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Book Notes: From East End to Land's End: The Evacuation of the Jews' Free School, London to Mousehole in Cornwall during World War II, Susan Soyinka

Edgar Samuel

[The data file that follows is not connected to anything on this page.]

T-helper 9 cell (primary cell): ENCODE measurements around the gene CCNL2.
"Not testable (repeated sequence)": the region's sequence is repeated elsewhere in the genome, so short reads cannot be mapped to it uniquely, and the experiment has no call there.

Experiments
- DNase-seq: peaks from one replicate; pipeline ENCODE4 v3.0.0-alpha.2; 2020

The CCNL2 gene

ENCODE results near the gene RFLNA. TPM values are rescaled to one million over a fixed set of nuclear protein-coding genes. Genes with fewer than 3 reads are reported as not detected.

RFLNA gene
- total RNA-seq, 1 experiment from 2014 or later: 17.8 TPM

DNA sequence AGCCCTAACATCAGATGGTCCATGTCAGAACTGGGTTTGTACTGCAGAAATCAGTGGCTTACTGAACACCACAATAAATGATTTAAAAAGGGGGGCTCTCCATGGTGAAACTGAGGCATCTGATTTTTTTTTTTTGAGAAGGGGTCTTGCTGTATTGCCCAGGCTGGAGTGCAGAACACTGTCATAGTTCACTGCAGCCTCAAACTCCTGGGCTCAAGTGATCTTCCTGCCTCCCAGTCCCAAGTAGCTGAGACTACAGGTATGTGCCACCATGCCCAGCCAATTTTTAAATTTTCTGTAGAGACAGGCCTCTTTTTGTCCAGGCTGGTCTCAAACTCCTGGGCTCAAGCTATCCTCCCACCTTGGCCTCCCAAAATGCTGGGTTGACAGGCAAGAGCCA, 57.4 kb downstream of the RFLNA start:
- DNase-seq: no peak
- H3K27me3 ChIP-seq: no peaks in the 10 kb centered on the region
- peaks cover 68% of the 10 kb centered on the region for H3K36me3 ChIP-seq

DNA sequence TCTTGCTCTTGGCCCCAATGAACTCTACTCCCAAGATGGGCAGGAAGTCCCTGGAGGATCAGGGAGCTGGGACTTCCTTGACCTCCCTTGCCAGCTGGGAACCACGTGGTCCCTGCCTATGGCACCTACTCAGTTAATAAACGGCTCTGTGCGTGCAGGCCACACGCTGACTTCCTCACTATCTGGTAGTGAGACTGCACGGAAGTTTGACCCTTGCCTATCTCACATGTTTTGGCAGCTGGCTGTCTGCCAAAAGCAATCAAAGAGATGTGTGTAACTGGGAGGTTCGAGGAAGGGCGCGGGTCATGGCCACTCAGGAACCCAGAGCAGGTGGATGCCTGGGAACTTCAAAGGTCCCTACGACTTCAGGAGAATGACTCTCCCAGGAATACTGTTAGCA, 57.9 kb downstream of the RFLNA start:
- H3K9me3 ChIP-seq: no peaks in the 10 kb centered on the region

<plain_text><page sequence="1">From East End to Land's End: The Evacuation of the Jews' Free School, London to Mousehole in Cornwall during World War II, Susan Soyinka (D. B. Publishing 2010) isbn 978-1-85983-772-6, pp. 281, After the Munich Crisis of 1938 the British government started to prepare for war and plans were made for evacuating children from London and other industrial cities. When war with Germany broke out in September 1939, 827,000 London school children were evacuated. The Jews' Free School (JFS) children were sent to Cambridge. By January, when no aerial attacks had taken place, 177,000 children drifted back to their parents' homes in London, includ? ing many JFS children. However, when France surrendered to Germany in May 1940 and the British army was withdrawn from Dunkirk, evacuation was restarted. In June 1940,160,000 children were evacuated from London to the countryside and parcelled out to foster homes. At the same time many others, including myself, were voluntarily evacuated to North America. On this second occasion the JFS children were evacuated to Cornwall and settled in the fishing village of Mousehole. Of course, to start with, the resumption of JFS schooling run by their own teachers in Mousehole was an advantage. However, before long the evacuees attended Mousehole School, where they learnt to adapt to and to understand the Cornish way of speech. 238</page><page sequence="2">Book Notes As well as researching documents and newspaper reports, Susan Soyinka interviewed large numbers of former evacuees and the families of their hosts in Mousehole, about their experiences and the friendships which resulted. It is a happy history, for the villagers of Mousehole were welcoming, kind and supportive. This is a readable, detailed and interesting account of the JFS evacuation to Cornwall, which covers Jewish education and practice as well as personal relationships. The main recollections of the JFS alumni are of a harmonious and instructive experience. Edgar Samuel</page></plain_text>